Our featured image for October is Jim’s latest mega micro-project. He has sold off his N gauge Graham Farish RTR models of the traditional FFA/FGA Freightliner wagons, and is replacing them using etched kits. He claims the GF models are ‘crude’, but your author doesn’t know how he can possibly say that with such tiny models! 🙂

Anyway, two rakes (ten wagons) are from a fairly intricate design by 2mm Scale Association member Stephen Harris and a further two rakes are a much more basic (and simpler) etch by Worsley Works. They all need bogies – 40 of the little blighters – and these are constructed from a fold up etch (also by Stephen Harris), to which are soldered top hat bearings and then clothed with white metal cast sides. Needless to say, they take 2mm finescale wheels with 12.25mm long axles, not N gauge wheels with 14.8mm long axles.

The first picture shows the components, the second one shows most of them constructed and awaiting the paint shop. (Below are the “Clam” ballast wagons mentioned many months ago – no nearer being finished!)

In EM Gauge, Peter C has been finishing off the Cambrian Brake Vans that needed those 3D printed brake blocks that YMRG designed and printed for him. First up the WD/SR 25T Brake van undergoing final painting, using transfers from assorted sources. Sandboxes still to be fitted.

Next the SR 15T Brake van undergoing final painting, using transfers from assorted sources:

Finally bringing up the rear, although perhaps it should probably be on the front, is a Yorkshire Shunter in a nice understated ‘wasp’ livery. Built from a Judith Edge kit some years ago, and finally fitted with a cab side number and windscreen wipers, Pete only had to make six in all, he still hasn’t found the ones that flew away!

Next up is Allan H with rapid progress on his 7mm scale 4F, being built from a Connoisseur Models etched kit. The loco chassis looking very smart – and even better, it moves!

Moving onto 00 Gauge, Steve S has been repairing and upgrading a battered Wills T9 for a friend whose father must have started it over fifty years ago. As far as it had got, it had been assembled with a tinman’s soldering iron on a gas ring, using some sort of medium melt solder.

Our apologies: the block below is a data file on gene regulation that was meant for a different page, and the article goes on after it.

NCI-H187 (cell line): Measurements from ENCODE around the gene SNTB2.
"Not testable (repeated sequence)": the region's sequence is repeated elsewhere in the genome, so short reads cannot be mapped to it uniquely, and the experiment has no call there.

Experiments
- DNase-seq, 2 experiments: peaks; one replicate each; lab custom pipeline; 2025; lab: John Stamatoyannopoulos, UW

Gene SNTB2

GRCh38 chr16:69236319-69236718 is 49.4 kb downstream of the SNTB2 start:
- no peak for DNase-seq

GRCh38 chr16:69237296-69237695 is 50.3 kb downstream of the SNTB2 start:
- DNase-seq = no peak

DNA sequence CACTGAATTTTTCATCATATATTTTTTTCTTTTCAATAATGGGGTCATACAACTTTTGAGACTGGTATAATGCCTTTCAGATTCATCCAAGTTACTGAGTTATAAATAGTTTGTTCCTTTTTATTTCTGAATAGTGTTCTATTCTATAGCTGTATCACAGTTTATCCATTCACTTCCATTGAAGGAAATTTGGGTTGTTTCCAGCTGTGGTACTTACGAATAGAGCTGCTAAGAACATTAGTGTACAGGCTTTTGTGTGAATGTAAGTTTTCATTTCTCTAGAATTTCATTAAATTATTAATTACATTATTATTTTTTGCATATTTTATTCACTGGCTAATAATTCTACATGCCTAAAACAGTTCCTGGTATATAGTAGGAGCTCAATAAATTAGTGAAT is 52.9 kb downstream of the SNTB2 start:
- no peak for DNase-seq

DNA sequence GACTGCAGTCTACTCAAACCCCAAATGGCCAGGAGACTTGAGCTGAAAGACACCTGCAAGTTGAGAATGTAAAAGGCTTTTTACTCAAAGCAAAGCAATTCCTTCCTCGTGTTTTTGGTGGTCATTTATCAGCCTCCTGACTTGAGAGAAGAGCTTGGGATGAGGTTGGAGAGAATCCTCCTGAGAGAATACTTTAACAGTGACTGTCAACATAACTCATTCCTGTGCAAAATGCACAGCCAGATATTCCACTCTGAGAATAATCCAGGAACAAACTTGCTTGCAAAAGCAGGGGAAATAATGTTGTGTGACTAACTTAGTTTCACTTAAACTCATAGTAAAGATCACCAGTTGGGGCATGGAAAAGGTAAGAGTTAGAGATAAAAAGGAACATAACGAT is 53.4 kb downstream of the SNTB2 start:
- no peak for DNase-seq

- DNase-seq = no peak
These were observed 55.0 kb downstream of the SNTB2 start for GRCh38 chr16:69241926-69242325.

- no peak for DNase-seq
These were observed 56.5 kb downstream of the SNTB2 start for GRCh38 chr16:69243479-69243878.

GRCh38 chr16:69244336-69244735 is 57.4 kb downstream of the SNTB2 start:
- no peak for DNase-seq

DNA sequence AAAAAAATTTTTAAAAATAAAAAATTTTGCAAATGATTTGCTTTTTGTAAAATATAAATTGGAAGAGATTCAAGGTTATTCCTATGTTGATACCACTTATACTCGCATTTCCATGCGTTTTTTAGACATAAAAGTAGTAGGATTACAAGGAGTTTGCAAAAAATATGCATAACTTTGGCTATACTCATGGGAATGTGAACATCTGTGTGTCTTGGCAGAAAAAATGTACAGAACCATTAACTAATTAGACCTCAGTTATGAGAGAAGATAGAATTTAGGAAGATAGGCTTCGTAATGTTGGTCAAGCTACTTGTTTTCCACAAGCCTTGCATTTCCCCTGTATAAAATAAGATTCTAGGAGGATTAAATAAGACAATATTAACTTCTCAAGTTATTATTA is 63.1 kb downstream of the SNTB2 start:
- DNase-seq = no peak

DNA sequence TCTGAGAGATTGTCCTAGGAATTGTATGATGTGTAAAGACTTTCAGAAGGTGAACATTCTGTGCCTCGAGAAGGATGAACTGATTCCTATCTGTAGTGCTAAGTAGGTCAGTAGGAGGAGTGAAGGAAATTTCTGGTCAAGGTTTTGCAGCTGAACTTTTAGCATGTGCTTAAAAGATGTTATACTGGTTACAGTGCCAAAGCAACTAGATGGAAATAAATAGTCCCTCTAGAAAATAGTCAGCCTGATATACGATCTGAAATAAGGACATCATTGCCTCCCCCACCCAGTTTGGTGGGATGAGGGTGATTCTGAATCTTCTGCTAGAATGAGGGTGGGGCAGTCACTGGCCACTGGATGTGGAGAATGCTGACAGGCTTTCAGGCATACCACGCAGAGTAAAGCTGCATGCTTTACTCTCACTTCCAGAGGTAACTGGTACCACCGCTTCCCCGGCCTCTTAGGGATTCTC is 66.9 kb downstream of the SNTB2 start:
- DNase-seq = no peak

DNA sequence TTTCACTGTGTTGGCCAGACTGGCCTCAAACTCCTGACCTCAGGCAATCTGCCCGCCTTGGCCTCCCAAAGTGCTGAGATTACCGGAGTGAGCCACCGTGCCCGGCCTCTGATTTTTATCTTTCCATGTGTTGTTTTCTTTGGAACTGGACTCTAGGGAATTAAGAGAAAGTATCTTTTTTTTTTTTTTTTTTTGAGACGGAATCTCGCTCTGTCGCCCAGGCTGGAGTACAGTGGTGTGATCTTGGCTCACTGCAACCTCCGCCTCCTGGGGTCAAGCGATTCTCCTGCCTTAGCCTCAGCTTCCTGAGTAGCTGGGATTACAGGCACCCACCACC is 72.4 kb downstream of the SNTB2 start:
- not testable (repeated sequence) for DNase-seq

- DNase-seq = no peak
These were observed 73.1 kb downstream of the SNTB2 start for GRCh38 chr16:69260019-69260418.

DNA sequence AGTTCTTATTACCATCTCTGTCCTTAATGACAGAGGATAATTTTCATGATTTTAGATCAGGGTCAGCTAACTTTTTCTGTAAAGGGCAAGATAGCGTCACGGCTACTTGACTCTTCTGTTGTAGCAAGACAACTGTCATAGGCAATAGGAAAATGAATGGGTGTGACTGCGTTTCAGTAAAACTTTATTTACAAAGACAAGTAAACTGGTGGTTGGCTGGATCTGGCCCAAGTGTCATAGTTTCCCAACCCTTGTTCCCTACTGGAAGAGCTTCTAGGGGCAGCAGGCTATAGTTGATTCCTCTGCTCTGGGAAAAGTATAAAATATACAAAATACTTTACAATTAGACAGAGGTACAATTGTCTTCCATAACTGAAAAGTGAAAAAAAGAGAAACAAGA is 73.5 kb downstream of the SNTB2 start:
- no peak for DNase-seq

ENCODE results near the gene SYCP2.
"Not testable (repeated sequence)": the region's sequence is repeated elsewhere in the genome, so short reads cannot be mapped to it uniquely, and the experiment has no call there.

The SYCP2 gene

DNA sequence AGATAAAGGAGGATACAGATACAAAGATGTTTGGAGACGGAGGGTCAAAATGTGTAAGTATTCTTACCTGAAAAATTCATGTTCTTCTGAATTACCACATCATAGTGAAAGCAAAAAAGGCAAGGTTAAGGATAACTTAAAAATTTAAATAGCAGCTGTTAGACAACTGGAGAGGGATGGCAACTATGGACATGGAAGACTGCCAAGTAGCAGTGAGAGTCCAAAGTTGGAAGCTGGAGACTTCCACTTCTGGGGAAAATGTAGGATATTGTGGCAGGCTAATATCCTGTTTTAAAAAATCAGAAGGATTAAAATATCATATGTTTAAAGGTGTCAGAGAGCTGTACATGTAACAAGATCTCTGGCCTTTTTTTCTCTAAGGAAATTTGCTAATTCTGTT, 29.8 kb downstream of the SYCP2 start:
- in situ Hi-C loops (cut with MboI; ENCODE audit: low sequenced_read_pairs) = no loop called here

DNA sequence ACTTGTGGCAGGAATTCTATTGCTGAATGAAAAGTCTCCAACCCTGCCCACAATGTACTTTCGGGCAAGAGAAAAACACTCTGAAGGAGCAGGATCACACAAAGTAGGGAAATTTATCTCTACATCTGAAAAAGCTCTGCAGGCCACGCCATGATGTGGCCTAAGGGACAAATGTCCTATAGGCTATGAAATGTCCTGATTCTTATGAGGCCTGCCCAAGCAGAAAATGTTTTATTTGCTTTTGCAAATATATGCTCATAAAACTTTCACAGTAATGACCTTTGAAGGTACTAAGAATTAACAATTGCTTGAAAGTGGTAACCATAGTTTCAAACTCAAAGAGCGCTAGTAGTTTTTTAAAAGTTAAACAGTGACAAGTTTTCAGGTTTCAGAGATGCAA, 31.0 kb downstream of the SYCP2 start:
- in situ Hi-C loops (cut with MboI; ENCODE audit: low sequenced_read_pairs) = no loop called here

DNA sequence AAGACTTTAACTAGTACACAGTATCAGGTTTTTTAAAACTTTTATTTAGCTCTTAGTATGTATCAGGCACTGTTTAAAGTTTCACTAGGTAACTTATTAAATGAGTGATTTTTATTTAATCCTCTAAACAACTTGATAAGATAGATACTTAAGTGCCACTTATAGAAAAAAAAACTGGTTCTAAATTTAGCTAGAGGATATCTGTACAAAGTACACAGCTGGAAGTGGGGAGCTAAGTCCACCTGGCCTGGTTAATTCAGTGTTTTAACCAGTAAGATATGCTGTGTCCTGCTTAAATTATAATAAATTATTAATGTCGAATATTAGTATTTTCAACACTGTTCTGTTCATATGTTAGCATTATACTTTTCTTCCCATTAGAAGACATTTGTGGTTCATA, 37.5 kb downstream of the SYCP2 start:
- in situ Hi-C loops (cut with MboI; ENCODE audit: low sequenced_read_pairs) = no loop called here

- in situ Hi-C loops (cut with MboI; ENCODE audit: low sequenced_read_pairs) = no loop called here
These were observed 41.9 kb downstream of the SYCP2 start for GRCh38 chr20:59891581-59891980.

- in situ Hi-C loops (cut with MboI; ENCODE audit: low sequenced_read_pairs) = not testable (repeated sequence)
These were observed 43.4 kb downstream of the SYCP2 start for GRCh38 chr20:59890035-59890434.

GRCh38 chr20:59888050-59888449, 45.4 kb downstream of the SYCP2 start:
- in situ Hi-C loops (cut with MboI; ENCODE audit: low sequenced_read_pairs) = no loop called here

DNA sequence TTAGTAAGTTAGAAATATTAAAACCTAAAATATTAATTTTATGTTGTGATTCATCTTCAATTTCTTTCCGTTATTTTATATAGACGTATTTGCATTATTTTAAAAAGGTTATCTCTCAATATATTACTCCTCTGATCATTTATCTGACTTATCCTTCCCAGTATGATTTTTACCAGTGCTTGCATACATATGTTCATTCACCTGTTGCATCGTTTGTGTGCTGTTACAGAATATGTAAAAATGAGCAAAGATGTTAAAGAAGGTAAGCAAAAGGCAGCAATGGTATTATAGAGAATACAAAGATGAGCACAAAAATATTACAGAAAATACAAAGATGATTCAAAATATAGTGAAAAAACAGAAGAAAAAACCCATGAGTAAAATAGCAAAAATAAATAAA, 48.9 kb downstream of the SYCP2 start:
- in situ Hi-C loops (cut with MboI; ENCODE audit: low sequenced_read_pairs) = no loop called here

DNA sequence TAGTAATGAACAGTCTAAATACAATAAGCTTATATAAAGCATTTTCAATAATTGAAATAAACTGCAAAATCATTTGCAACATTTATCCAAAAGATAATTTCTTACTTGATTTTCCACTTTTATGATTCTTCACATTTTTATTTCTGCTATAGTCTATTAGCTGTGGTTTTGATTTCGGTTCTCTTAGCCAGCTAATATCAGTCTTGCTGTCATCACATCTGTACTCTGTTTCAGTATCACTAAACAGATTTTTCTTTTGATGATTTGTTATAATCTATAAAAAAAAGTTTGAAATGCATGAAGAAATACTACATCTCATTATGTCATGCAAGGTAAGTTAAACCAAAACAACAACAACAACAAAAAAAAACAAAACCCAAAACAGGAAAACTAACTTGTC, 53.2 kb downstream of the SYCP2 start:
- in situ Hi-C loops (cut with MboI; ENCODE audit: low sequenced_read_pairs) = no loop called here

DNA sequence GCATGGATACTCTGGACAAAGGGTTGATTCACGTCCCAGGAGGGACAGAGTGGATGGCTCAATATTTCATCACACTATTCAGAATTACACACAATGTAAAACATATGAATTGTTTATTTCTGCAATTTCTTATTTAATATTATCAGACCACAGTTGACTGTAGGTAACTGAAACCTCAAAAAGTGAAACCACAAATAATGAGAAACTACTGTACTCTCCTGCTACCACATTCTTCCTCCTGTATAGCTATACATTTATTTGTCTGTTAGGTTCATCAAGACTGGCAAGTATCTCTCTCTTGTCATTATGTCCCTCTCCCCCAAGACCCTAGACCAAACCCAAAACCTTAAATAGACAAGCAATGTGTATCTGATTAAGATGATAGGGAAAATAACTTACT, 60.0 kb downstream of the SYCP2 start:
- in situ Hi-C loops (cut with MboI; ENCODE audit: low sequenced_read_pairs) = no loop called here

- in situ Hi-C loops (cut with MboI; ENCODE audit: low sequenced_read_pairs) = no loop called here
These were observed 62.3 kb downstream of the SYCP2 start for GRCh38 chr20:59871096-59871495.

Collected at the end of September the body was repaired and sat on a new SEF etched chassis by the end of October – spectacular progress by Steve’s normal standards! Paired with the first of several iterations of Hornby six wheel tender – this was the view by the end of the month. A fairly comprehensive build thread for this rescue mission can be found here: https://www.westernthunder.co.uk/threads/wills-t9-repair-and-upgrade-in-4mm-00-gauge.9966/

Also in 00 Gauge Dominic has been doing bits and bobs on at Coombe Town. He has got the first parts of the Modelu guttering installed on the Goods Shed and has completed the first sliding door. The door is made from various bits of styrene strip with 3D printed wheels, which are designed to sit on the rails to allow the doors to be posed – and just how cool is that!

Finally, in 0 Gauge Dave H has been wrestling with wobbly wheels. As he says: “The only modelling I’ve done recently is to build a couple of Slaters GW cattle wagons. However I got so fed up with wobbly wheels that I decided to turn the rims of all new wheels using this little gizmo (picture below left). It’s just a bit of brass with a clearance hole for the axle, a brass peg that fits between the spokes as a driving peg, and a 6BA screw to clamp it to the axle.”

“The picture above (right) shows it in use to skim the treads on my aged cheapo lathe – it only needs a few thou off generally to get them concentric, then the transition between the tread and the flange is finished off with a half round file. Without the gizmo, they just turn on their axles with the lathe tool stuck in them. The flanges may still be a bit wobbly, but that doesn’t affect the running. If the treads are concentric with the axles, then you don’t get that awful limping effect as they run past. I’m afraid all the plastic centred wheel manufacturers I’ve tried suffer this problem occasionally – some worse than others.”

“The picture above shows the two cattle wagons nearly complete – just brake gear and roofs to add, then painting. I’ve modelled one with old style grease axle boxes, and the other with those new-fangled oil boxes.”

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